In the beginning, her fellow clinicians at GIDS did deploy talking therapies, Sue says. But over time she observed they seemed increasingly keen on another approach, swiftly recommending puberty blockers to their young patients without an adequate assessment of other issues that might have been at the root of their unhappiness.
A few weeks into her tenure she had what she calls a 'stomach drop' moment at a team meeting when a psychotherapist colleague revealed that she was sending a newly referred 16-year-old male patient for hormone therapy in the form of puberty blockers.
'I thought, 'that seems quick'. This boy had a complex history, so I asked how many times she'd seen him, thinking it must at least have been every week for months,' Sue recalls. 'And she replied 'four'. My heart just sank. I was shocked.'
Sue observed that treatment plans were seemingly being influenced by groups such as Mermaids, the transgender support charity, and Gires, a charity-turned-lobby group with the self-declared aim of increasing understanding of gender diversity.
'When I first heard reference to Mermaids at meetings I saw it as a benign thing,' Sue recalls. 'But then I started to notice phrases like 'we've been advised by Mermaids' or 'Mermaids has said'. And that raised red flags for me.'
As months passed, Sue noticed that the pace at which children were assessed and referred for hormone-blocking therapy was hastening, the environment increasingly focused on assisting transition while ignoring other possible underlying factors.
Sue noticed that the pace at which children were assessed and referred for hormone-blocking therapy was hastening, the environment increasingly focused on assisting transition while ignoring other possible underlying factors, writes Kathryn Knight (pictured)
Keira Bell, who began taking puberty blockers when she was 16 before 'detransitioning', spoke to reporters outside the Royal Courts of Justice
'Certainty' was almost used to assist clinical diagnosis. As in, 'Oh these kids know who they are, they're certain',' she adds. 'And I would say that 'certainty' as a 16-year-old is a worry in itself, because what person makes a very serious decision and has no doubt there?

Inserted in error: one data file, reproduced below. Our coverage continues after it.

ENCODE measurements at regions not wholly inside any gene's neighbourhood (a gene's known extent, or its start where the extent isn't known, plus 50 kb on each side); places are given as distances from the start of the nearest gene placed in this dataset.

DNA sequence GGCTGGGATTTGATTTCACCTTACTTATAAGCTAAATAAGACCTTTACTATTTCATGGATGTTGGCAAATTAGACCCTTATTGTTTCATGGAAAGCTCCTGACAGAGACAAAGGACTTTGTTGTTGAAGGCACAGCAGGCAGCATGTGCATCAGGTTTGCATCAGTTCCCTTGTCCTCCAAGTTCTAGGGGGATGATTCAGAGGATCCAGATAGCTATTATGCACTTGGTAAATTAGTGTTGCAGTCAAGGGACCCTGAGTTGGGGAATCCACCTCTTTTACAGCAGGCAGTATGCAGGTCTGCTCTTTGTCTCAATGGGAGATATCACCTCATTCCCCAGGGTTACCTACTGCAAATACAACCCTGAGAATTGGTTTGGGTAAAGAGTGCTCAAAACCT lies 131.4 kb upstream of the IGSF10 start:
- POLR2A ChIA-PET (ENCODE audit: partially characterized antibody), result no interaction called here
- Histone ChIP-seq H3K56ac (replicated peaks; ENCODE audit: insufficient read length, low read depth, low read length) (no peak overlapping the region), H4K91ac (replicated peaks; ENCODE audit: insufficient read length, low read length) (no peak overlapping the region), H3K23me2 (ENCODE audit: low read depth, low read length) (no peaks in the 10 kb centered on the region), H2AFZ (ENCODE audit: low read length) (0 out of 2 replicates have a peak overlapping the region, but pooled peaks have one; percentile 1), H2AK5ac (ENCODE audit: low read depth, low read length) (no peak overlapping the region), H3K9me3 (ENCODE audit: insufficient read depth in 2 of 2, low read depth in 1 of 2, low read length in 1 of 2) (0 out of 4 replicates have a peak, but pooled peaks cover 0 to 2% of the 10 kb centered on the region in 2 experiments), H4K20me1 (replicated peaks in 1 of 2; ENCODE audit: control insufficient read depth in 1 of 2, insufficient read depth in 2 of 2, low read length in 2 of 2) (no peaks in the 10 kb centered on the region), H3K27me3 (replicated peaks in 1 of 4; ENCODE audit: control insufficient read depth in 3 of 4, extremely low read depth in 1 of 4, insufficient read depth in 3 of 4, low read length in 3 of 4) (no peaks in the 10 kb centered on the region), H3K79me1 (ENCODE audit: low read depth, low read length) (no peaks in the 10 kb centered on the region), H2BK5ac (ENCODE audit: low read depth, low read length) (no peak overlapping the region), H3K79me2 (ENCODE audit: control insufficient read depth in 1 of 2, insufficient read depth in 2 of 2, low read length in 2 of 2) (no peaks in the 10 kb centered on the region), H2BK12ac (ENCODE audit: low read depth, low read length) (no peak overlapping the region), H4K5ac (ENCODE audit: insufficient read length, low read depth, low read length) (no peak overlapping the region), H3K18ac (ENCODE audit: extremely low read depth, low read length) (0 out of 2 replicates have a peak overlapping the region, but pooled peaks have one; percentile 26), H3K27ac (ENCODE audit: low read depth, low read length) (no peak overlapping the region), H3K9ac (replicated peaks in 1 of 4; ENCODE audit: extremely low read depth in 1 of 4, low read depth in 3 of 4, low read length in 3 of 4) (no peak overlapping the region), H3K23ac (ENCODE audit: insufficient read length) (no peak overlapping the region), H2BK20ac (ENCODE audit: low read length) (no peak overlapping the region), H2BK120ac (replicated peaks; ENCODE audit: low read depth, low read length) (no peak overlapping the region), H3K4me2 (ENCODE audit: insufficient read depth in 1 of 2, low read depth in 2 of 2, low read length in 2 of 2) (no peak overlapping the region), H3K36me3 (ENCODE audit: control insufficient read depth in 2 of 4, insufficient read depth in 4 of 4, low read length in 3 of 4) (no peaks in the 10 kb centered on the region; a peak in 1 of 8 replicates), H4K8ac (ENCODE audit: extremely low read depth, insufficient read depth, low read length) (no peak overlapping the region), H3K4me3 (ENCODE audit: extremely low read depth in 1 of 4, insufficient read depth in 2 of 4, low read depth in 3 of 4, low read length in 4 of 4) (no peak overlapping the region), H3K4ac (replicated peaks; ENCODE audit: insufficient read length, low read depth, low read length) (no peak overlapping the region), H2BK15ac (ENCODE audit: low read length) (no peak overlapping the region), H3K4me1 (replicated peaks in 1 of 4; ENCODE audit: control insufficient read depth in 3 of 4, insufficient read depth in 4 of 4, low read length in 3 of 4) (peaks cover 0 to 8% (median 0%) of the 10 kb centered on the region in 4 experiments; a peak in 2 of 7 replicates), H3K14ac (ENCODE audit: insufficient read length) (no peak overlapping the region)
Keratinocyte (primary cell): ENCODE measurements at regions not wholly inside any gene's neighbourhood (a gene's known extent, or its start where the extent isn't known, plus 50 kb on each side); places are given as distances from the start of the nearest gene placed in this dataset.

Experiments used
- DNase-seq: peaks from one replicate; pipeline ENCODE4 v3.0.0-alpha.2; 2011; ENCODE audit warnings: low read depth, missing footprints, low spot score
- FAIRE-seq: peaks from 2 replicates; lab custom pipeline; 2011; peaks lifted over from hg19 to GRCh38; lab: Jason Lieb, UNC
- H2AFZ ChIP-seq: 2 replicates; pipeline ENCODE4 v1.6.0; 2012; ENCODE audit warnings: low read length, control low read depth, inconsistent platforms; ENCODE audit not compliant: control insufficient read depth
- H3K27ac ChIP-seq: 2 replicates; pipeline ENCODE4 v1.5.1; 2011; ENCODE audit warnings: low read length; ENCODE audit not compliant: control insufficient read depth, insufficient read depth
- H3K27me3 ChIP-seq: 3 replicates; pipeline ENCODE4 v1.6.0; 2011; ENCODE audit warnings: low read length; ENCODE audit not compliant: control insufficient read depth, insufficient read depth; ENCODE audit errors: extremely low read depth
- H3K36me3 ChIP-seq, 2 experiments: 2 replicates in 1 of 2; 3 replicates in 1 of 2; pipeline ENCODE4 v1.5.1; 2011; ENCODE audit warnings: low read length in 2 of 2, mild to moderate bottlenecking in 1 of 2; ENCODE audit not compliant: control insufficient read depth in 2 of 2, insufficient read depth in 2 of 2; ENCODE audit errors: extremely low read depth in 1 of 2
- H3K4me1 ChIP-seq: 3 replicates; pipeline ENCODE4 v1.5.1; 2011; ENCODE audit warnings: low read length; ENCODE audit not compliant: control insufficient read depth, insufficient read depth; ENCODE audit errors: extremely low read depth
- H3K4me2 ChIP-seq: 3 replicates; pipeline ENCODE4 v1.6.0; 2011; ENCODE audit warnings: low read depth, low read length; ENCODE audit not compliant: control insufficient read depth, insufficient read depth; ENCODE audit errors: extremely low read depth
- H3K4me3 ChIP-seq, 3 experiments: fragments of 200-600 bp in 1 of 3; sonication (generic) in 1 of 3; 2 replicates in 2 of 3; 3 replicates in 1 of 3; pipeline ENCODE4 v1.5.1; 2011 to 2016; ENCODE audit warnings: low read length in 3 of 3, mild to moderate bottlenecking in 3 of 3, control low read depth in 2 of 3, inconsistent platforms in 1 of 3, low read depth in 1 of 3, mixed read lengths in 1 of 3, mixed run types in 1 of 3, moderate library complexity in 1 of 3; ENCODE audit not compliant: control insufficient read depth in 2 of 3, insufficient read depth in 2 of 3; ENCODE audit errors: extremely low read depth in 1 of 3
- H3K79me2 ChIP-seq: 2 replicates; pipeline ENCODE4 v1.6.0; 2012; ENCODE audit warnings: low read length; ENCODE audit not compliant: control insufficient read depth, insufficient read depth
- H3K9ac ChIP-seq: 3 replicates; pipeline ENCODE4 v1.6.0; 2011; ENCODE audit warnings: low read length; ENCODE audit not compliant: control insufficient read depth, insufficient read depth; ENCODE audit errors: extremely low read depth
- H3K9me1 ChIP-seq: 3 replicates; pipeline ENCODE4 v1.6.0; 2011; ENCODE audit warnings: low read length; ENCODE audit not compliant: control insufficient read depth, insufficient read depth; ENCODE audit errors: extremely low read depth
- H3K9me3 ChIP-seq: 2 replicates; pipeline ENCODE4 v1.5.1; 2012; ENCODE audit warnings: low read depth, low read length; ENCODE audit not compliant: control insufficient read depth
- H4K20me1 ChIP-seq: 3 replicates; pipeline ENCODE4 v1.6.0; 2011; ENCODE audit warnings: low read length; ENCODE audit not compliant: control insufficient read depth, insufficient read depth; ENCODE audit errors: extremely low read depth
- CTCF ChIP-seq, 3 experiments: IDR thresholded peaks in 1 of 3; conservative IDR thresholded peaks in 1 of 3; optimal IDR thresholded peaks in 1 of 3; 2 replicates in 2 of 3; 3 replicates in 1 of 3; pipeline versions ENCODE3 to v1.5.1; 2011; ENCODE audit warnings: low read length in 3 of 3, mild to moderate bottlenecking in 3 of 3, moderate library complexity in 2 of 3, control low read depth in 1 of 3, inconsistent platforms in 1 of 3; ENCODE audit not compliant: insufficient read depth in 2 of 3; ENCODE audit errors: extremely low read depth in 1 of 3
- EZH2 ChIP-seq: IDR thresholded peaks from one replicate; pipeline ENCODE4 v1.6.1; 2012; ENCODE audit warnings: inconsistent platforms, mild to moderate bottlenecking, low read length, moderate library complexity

'In my experience people who seem absolutely 'certain' about their wish to transition can also, over a period of time, completely drop this idea. Perhaps what many need is psychological support to manage their distress.'
There were other red flags: in one instance, when responding to a GP following the initial assessment of a 14-year-old boy expressing gender dysphoria, Sue was chided by a fellow clinician for not referring to the teenager by his 'preferred' female name in her correspondence.
'I was told I needed to call him 'her' in the letter,' she recalls.
'I pointed out that I was writing to a GP, and while I would acknowledge the fact that the patient likes to be known as, let's say Samantha, it would be confusing if I replied referring to a female patient at a time when we are still doing an assessment on a young male patient.
'Instances like this made me feel that Mermaids was influencing how we operated clinically.'
Sue's worries were stoked further when, in 2005, she attended a conference on transgender healthcare hosted by the Tavistock.
Sue observed that treatment plans were seemingly being influenced by groups such as Mermaids, the transgender support charity, and Gires, a charity-turned-lobby group with the self-declared aim of increasing understanding of gender diversity
'In the opening address the speaker said that the conference shouldn't really be held at the Tavistock because it was a mental health institute and gender dysphoria is not a mental health condition,' she says.
'A lot of the audience clapped which was bizarre because we were a mental health trust —